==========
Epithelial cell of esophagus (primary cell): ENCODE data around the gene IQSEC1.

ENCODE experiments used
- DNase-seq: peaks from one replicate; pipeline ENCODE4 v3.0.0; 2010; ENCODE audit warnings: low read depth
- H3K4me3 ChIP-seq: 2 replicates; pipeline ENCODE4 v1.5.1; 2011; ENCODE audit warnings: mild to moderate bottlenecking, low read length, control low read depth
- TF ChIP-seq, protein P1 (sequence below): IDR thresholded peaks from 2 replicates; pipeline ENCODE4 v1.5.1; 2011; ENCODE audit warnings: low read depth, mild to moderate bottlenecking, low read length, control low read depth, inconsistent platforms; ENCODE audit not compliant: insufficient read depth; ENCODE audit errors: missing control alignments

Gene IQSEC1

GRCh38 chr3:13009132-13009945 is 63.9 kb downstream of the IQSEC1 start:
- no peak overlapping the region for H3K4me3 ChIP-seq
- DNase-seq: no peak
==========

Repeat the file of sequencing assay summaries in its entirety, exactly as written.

Epithelial cell of esophagus (primary cell): ENCODE data around the gene IQSEC1.

ENCODE experiments used
- DNase-seq: peaks from one replicate; pipeline ENCODE4 v3.0.0; 2010; ENCODE audit warnings: low read depth
- H3K4me3 ChIP-seq: 2 replicates; pipeline ENCODE4 v1.5.1; 2011; ENCODE audit warnings: mild to moderate bottlenecking, low read length, control low read depth
- TF ChIP-seq, protein P1 (sequence below): IDR thresholded peaks from 2 replicates; pipeline ENCODE4 v1.5.1; 2011; ENCODE audit warnings: low read depth, mild to moderate bottlenecking, low read length, control low read depth, inconsistent platforms; ENCODE audit not compliant: insufficient read depth; ENCODE audit errors: missing control alignments

Gene IQSEC1

GRCh38 chr3:13009132-13009945 is 63.9 kb downstream of the IQSEC1 start:
- no peak overlapping the region for H3K4me3 ChIP-seq
- DNase-seq: no peak